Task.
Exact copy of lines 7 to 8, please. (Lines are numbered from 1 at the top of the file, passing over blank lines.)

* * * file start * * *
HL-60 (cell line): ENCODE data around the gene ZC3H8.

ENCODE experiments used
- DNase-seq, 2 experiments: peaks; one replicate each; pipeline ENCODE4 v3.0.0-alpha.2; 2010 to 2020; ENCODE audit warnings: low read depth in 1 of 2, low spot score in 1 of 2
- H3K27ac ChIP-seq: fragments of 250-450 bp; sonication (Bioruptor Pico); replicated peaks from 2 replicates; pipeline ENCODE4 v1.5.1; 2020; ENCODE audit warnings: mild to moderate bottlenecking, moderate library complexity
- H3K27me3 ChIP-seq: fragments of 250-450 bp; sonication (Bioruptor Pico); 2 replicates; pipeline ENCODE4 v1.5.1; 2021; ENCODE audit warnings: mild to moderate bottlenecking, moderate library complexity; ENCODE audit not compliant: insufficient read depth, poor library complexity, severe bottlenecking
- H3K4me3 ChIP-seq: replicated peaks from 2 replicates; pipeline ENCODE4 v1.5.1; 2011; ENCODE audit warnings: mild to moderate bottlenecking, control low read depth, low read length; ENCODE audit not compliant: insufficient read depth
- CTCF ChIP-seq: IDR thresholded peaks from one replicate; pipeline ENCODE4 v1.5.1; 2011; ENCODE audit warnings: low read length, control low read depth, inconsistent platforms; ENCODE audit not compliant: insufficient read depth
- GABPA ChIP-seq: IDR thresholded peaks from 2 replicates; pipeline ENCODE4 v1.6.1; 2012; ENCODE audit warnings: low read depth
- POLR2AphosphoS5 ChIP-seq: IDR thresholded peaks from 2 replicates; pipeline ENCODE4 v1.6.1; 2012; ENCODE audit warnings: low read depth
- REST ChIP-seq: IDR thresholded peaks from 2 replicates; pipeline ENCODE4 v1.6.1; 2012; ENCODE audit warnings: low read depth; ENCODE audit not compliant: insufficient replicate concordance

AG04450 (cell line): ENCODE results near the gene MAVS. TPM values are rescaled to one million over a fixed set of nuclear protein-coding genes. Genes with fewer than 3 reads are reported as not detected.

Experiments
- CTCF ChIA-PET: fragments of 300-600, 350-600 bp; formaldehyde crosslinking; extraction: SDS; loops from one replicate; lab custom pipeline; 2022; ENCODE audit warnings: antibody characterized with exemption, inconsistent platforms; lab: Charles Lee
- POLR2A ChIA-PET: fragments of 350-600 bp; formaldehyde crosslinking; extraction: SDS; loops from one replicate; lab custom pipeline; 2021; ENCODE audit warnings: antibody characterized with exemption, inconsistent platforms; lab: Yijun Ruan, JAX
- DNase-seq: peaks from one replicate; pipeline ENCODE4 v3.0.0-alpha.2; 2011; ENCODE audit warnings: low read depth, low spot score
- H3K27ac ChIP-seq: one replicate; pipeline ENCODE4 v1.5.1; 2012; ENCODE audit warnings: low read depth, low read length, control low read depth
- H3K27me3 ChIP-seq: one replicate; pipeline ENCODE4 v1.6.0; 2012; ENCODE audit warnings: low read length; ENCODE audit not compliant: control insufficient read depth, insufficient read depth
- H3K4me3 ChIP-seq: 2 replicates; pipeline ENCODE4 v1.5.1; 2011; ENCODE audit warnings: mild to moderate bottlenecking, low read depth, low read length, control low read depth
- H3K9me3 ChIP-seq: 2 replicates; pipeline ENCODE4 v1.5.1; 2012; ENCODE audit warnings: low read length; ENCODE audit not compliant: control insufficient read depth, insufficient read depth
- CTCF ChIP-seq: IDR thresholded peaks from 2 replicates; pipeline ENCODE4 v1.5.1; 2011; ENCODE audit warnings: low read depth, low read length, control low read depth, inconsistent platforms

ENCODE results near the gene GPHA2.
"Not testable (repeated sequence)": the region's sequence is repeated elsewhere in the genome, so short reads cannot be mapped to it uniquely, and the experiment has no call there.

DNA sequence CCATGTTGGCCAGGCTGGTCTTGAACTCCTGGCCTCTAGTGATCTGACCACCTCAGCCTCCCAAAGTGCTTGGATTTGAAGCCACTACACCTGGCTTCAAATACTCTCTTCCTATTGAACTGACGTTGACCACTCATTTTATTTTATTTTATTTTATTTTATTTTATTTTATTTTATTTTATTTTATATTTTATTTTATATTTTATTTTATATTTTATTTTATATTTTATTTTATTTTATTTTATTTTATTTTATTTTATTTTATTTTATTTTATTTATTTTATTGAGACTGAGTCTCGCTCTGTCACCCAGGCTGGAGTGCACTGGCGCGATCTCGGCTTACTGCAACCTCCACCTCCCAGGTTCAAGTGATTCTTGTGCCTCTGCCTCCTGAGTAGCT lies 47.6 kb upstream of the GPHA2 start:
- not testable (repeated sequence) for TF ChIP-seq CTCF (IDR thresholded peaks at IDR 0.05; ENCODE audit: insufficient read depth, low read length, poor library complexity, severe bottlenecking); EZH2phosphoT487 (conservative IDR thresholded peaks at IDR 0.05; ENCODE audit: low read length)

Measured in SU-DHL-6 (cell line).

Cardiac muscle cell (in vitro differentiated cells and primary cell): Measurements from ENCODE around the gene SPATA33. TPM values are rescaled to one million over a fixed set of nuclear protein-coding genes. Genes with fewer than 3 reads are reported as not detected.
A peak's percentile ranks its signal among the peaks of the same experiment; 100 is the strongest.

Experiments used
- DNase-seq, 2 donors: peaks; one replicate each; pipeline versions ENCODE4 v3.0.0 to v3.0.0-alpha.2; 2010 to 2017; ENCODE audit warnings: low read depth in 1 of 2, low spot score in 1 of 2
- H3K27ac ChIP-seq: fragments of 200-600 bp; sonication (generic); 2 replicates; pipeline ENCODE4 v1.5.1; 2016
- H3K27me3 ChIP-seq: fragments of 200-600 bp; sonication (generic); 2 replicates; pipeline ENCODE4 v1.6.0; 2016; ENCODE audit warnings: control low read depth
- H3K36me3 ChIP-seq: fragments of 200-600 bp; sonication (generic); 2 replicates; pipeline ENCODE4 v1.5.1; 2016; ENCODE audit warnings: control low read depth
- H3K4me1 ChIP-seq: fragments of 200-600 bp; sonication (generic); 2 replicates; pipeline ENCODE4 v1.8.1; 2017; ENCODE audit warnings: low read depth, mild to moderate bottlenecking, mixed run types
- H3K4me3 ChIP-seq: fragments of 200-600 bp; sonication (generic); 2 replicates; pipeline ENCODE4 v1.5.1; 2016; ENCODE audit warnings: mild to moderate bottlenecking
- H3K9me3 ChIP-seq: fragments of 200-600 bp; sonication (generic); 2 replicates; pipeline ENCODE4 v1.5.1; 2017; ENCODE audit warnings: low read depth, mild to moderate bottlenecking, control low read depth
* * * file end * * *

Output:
- CTCF ChIP-seq: IDR thresholded peaks from one replicate; pipeline ENCODE4 v1.5.1; 2011; ENCODE audit warnings: low read length, control low read depth, inconsistent platforms; ENCODE audit not compliant: insufficient read depth
- GABPA ChIP-seq: IDR thresholded peaks from 2 replicates; pipeline ENCODE4 v1.6.1; 2012; ENCODE audit warnings: low read depth